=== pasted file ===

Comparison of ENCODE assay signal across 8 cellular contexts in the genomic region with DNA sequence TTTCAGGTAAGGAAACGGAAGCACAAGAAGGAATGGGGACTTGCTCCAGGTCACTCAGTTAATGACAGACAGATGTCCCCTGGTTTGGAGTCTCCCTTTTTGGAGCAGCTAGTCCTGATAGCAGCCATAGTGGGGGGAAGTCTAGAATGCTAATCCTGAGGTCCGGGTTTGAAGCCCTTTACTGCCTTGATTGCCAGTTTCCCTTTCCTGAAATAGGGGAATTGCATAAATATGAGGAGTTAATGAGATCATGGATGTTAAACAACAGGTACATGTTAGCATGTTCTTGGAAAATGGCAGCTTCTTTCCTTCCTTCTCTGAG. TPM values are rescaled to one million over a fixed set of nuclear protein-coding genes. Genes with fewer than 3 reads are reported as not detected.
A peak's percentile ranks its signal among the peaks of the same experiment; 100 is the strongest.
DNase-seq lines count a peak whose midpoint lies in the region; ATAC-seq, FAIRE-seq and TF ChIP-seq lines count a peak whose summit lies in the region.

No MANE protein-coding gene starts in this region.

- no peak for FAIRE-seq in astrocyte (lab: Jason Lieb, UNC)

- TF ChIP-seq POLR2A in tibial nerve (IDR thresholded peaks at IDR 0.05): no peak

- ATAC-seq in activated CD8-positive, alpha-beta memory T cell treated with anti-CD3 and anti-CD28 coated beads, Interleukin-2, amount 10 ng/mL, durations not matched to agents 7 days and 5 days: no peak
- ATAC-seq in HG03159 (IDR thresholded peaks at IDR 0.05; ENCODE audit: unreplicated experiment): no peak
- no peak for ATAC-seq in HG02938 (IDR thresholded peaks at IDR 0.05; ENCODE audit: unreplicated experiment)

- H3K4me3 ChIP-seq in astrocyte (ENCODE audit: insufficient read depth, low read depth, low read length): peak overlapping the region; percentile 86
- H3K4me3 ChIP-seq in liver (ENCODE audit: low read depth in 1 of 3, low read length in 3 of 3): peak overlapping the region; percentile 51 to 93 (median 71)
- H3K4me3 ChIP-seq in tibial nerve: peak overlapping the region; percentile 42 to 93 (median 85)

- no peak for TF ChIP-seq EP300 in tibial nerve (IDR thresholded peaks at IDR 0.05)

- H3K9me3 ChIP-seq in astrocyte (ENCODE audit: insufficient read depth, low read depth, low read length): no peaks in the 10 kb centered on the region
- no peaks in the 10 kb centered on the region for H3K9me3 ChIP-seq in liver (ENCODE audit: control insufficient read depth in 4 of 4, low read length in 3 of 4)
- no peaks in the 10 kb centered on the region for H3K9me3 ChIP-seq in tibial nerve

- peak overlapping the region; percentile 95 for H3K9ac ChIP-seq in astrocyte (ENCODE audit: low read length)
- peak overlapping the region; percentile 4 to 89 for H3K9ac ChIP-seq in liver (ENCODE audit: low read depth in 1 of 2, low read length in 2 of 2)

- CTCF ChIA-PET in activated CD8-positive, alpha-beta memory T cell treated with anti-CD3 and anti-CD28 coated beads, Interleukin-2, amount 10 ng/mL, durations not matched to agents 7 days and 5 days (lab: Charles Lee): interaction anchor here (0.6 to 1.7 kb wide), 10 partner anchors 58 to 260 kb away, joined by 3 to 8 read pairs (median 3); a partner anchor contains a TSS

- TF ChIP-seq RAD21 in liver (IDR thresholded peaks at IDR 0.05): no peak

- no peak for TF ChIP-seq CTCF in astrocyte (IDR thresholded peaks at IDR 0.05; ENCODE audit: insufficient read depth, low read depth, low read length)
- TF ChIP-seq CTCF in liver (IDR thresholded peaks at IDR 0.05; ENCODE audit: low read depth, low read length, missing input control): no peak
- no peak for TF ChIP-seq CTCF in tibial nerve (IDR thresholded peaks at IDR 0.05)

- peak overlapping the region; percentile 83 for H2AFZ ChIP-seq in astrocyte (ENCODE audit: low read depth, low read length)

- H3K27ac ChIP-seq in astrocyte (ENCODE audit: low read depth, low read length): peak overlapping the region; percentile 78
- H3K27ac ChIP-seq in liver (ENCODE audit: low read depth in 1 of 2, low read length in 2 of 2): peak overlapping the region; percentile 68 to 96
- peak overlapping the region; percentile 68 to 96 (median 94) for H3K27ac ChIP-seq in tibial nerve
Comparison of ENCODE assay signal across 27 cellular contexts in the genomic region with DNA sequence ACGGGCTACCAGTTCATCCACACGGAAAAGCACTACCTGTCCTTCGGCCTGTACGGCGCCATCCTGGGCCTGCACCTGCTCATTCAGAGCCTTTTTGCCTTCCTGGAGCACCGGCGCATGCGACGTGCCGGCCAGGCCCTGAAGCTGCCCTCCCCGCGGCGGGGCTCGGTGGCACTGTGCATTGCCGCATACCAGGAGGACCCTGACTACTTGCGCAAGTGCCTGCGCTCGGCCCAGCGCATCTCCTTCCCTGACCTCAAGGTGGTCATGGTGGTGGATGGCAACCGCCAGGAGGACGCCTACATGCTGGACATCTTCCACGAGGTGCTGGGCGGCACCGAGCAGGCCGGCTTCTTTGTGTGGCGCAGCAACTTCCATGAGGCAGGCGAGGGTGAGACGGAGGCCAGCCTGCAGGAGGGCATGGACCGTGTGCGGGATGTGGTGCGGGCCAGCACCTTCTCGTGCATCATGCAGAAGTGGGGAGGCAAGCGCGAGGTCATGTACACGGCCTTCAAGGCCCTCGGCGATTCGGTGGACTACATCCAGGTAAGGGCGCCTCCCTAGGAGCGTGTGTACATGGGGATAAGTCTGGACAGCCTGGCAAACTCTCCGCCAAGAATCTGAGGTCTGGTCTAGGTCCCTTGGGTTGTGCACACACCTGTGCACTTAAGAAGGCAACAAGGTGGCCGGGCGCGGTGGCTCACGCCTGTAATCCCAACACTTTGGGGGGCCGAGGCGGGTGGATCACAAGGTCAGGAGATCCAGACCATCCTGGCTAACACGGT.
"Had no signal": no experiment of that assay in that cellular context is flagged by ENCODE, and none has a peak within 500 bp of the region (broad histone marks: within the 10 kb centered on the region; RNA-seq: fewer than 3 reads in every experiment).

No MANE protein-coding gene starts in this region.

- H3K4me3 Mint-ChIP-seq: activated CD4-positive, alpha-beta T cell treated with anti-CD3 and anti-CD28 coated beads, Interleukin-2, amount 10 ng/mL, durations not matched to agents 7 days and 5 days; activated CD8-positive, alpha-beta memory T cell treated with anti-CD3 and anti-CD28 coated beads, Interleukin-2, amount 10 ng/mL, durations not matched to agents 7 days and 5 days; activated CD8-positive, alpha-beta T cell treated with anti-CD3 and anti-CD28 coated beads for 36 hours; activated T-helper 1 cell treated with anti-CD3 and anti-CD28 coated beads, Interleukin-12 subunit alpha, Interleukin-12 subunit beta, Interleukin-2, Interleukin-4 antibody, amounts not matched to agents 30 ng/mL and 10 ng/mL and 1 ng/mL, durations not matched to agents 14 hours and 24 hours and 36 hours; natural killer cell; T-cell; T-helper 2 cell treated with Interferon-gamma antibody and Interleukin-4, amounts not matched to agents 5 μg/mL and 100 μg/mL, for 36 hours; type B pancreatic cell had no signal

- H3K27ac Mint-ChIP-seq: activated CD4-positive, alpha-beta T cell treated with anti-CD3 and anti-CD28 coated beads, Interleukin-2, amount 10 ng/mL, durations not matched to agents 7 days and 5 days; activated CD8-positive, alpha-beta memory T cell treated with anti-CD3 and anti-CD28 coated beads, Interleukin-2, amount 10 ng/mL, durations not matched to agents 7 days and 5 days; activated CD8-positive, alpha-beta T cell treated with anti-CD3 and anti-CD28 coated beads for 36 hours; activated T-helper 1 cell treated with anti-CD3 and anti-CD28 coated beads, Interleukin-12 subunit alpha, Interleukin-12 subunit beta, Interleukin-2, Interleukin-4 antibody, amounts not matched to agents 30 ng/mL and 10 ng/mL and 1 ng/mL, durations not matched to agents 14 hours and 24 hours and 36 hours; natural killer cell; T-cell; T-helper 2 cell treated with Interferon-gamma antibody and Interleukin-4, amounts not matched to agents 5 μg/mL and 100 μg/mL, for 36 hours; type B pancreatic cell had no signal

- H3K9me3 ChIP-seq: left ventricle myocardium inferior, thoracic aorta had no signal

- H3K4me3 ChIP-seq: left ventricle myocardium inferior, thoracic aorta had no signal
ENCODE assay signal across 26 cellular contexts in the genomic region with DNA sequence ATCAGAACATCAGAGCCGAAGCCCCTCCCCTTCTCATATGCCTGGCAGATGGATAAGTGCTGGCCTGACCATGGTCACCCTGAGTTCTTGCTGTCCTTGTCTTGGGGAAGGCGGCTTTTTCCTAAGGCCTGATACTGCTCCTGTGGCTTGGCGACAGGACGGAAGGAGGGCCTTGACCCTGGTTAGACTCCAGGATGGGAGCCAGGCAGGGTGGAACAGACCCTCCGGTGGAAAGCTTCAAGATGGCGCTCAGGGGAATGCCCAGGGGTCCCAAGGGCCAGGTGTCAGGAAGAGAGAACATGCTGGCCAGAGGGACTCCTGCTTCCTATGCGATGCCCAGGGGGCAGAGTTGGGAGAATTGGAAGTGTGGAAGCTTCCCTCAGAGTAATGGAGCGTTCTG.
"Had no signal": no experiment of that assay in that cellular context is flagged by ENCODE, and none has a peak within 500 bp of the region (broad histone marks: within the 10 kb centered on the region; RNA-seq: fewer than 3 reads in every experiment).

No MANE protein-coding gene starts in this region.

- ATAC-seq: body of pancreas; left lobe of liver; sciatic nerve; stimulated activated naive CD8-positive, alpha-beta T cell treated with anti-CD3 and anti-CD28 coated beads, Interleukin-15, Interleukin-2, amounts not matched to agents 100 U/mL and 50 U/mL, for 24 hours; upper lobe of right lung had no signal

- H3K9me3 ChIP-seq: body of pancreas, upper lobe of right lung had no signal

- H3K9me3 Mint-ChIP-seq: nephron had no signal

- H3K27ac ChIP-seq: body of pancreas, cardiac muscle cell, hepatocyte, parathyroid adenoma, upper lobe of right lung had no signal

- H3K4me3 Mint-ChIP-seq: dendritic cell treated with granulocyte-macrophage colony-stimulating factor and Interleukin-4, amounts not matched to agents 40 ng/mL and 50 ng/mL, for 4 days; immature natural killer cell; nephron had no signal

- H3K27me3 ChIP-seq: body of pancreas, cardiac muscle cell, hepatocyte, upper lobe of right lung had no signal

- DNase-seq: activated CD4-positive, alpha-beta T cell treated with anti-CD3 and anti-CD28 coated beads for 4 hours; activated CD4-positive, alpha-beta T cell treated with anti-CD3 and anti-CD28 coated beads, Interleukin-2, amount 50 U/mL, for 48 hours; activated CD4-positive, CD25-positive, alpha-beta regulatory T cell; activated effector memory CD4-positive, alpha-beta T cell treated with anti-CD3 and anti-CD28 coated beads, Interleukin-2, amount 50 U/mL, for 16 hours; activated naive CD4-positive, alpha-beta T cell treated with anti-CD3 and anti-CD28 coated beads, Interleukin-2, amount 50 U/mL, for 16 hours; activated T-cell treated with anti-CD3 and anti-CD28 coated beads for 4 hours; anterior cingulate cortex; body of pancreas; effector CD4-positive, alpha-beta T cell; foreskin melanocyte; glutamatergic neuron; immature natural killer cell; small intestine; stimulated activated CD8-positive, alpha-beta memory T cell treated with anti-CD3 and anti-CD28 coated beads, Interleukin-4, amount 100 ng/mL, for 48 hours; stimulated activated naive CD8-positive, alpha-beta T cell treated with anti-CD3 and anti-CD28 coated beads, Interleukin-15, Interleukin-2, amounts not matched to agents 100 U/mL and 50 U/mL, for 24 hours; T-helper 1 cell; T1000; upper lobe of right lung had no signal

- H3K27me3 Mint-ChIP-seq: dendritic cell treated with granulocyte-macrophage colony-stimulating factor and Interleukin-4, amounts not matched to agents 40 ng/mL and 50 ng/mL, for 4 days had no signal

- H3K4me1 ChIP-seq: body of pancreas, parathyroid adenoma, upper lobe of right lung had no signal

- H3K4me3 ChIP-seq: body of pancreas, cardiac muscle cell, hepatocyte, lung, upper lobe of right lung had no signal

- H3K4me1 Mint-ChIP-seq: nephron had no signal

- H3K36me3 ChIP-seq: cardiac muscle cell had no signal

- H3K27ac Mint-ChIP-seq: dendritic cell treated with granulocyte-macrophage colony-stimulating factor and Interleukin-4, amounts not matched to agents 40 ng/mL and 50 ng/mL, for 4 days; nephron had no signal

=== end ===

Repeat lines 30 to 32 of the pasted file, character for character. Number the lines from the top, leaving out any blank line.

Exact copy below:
No MANE protein-coding gene starts in this region.

- H3K4me3 Mint-ChIP-seq: activated CD4-positive, alpha-beta T cell treated with anti-CD3 and anti-CD28 coated beads, Interleukin-2, amount 10 ng/mL, durations not matched to agents 7 days and 5 days; activated CD8-positive, alpha-beta memory T cell treated with anti-CD3 and anti-CD28 coated beads, Interleukin-2, amount 10 ng/mL, durations not matched to agents 7 days and 5 days; activated CD8-positive, alpha-beta T cell treated with anti-CD3 and anti-CD28 coated beads for 36 hours; activated T-helper 1 cell treated with anti-CD3 and anti-CD28 coated beads, Interleukin-12 subunit alpha, Interleukin-12 subunit beta, Interleukin-2, Interleukin-4 antibody, amounts not matched to agents 30 ng/mL and 10 ng/mL and 1 ng/mL, durations not matched to agents 14 hours and 24 hours and 36 hours; natural killer cell; T-cell; T-helper 2 cell treated with Interferon-gamma antibody and Interleukin-4, amounts not matched to agents 5 μg/mL and 100 μg/mL, for 36 hours; type B pancreatic cell had no signal

- H3K27ac Mint-ChIP-seq: activated CD4-positive, alpha-beta T cell treated with anti-CD3 and anti-CD28 coated beads, Interleukin-2, amount 10 ng/mL, durations not matched to agents 7 days and 5 days; activated CD8-positive, alpha-beta memory T cell treated with anti-CD3 and anti-CD28 coated beads, Interleukin-2, amount 10 ng/mL, durations not matched to agents 7 days and 5 days; activated CD8-positive, alpha-beta T cell treated with anti-CD3 and anti-CD28 coated beads for 36 hours; activated T-helper 1 cell treated with anti-CD3 and anti-CD28 coated beads, Interleukin-12 subunit alpha, Interleukin-12 subunit beta, Interleukin-2, Interleukin-4 antibody, amounts not matched to agents 30 ng/mL and 10 ng/mL and 1 ng/mL, durations not matched to agents 14 hours and 24 hours and 36 hours; natural killer cell; T-cell; T-helper 2 cell treated with Interferon-gamma antibody and Interleukin-4, amounts not matched to agents 5 μg/mL and 100 μg/mL, for 36 hours; type B pancreatic cell had no signal